As financial markets collapsed last autumn and economies around the world plunged into recession, many venture capitalists started putting their wallets back in their pockets to wait out the crisis. Instead of funding startups, they are sparing capital to help firms in their portfolio survive.
The numbers are cause for concern. US venture investments started declining in early 2008. And in the first quarter of 2009, they plunged 60% compared with the same period a year earlier. In Europe, venture investments declined 40% in the first quarter, and in China, by 58%, according to Dow Jones Venture Source.
At many companies, funding for research and development (R&D) is also squeezed by the recession. Those struggling to remain profitable are forced to put risky, long-term R&D projects on hold or curb spending-since R&D tends to be financed from cash flow. Corporate reports for the fourth quarter of 2008 in many cases already show a decline or slower growth in R&D spending. And forecasts for 2009 confirm the trend. A recent survey by McKinsey of almost 500 large businesses worldwide shows 34% expect to spend less on R&D in 2009.
And even though some stronger companies reported taking advantage of the recession to outspend weaker rivals and gain competitive edge, available data show that even quarterly R&D expenditures of top information technology firms are dropping in many sub-sectors, notably semiconductors, which were down 14% in the first quarter over a year earlier. Whereas Internet and software firms still have rising year-onyear R&D spending in the first quarter of 2009, growth is down.
Why should a contraction in R&D or venture capital outlays matter more than any other nose-dives in this crisis? The answer is simple: this is not your parents' recession.
Productivity gains and GDP growth are strongly linked to new technologies and investment in a wide range of intellectual assets. The advent of personal computers, the world wide web and its offspring, broadband communications networks, all play a key role driving efficiency gains, new business models and new firm creation.
R&D is a powerful driver of innovation, but it's not the only one. Globalisation has changed the way economies transform knowledge into market value-the definition of innovation. That process now takes place increasingly outside the lab. New approaches to design, marketing and organisations are powerful drivers of growth. Companies can enhance efficiency by investing in new technology, but to reap greater gains they need to take advantage of technology by investing in new skills and approaches too.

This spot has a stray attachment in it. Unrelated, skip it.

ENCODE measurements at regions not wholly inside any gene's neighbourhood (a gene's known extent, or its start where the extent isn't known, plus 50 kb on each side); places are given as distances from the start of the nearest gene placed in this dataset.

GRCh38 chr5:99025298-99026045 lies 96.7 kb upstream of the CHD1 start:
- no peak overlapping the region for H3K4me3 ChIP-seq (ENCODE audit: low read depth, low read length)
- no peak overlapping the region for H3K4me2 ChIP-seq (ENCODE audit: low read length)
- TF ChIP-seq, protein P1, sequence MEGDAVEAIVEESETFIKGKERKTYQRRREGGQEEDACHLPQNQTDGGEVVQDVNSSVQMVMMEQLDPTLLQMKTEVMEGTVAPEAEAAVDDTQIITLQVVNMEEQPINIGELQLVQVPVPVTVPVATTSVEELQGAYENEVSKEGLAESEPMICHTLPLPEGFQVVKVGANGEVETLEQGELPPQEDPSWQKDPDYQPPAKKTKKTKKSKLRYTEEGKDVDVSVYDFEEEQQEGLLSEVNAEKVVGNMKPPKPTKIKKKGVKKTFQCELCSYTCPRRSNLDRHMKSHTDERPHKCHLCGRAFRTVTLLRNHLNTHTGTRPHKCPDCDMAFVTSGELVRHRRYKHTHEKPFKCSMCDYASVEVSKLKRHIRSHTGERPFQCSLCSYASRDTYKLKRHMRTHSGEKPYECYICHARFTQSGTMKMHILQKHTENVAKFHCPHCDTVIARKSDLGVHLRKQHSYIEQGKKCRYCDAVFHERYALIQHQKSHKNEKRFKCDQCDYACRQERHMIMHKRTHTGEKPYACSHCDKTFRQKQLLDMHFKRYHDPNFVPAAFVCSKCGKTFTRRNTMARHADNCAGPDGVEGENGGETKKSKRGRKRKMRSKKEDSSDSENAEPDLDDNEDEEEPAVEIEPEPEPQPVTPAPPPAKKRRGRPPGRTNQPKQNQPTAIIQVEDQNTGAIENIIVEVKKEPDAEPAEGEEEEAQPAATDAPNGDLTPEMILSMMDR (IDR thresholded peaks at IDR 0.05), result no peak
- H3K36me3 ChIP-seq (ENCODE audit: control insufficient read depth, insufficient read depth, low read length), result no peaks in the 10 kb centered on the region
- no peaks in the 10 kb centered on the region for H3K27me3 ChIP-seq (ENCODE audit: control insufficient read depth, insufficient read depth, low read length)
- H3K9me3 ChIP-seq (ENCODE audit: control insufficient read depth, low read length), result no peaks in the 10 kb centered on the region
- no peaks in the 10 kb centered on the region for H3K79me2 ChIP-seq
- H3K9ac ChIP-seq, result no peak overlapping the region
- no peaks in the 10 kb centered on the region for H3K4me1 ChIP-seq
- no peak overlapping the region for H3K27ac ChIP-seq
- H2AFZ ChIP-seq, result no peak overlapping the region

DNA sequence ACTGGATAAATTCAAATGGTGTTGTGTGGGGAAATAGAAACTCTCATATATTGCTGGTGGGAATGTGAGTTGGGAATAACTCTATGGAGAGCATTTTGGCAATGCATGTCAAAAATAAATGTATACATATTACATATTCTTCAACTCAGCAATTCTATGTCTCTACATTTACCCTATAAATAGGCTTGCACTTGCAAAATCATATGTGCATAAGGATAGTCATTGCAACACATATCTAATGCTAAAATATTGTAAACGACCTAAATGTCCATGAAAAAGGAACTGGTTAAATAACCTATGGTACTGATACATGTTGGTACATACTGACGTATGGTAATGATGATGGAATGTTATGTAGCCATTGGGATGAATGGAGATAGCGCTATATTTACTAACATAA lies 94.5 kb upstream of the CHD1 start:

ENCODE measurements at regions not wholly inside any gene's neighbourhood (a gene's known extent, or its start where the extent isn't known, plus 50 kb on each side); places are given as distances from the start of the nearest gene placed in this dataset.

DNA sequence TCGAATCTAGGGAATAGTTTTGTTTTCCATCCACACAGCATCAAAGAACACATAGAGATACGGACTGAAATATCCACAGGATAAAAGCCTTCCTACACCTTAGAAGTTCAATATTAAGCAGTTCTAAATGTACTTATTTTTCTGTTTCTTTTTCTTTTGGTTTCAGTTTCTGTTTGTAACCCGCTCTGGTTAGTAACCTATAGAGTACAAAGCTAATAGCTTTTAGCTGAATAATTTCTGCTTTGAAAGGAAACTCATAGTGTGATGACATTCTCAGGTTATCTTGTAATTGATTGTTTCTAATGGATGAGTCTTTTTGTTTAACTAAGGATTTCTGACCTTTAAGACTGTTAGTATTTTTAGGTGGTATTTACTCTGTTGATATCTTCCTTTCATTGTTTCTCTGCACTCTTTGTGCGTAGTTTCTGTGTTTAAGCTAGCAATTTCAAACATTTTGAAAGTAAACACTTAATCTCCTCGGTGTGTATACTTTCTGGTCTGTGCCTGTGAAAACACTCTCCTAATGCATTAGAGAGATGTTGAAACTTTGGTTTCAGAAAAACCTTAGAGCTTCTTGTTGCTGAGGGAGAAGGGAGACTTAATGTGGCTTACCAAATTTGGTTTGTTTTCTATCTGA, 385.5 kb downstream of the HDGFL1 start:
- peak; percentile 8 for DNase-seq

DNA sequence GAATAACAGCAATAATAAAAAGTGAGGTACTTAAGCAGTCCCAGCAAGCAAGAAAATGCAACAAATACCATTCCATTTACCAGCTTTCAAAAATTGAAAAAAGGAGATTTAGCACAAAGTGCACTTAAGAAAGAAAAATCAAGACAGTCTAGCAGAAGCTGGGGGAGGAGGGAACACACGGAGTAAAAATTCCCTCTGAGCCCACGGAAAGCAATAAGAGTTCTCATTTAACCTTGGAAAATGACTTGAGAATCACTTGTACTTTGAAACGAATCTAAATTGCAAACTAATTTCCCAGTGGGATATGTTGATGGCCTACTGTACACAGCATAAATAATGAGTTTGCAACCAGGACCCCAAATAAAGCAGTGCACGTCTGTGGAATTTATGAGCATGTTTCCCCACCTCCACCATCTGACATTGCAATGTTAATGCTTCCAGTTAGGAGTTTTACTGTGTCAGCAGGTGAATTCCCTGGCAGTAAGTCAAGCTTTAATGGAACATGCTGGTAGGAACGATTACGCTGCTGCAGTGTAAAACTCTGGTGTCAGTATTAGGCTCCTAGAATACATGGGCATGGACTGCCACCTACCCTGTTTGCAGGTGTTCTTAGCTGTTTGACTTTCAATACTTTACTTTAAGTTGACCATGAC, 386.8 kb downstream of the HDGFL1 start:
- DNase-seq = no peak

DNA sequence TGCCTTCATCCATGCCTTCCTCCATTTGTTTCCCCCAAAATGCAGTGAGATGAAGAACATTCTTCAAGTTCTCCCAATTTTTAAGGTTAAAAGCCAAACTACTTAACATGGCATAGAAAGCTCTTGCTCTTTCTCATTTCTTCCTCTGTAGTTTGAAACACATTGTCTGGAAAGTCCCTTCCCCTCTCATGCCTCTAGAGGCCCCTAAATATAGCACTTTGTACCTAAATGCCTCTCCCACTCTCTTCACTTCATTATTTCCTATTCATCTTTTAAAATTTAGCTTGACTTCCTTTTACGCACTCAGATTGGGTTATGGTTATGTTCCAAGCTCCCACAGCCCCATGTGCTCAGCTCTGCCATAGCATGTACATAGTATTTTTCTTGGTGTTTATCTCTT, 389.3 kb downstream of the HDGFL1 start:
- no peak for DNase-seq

In our knowledge-based world, investment in these "intangible assets" has become as important as that in traditional plant and equipment, accounting for 5% to 12% of GDP in many OECD countries.
Skills, networks and trading knowledge are vital to competing efficiently in today's economy where information travels in real time. Companies increasingly collaborate to reduce the cost and risk of bringing new ideas to market by tapping expertise around the globe. How can countries improve their ability to innovate? The OECD Innovation Strategy offers a way. With a final report due in 2010, the strategy is being designed to help governments devise policies that keep pace with change.
The goal is to unleash greater innovation across all economic sectors, including services, which now average 70% of GDP in OECD countries. The Internet, for example, has become a platform for new business models, especially in marketing, retail sales and distribution. German automaker BMW used mobile-phone messages to reach a younger crowd of potential buyers for a new model it was launching in 2004, inviting them to signups on BMW's website for pre-launch test drives. The experiment worked, sparking responses from 150,000 potential customers-and sales of the new model took off when it was launched.
A more well-known example is online auction house eBay, which began life on a personal computer 14 years ago, and which today is an $8.5 billion company and a virtual market-place for millions of people.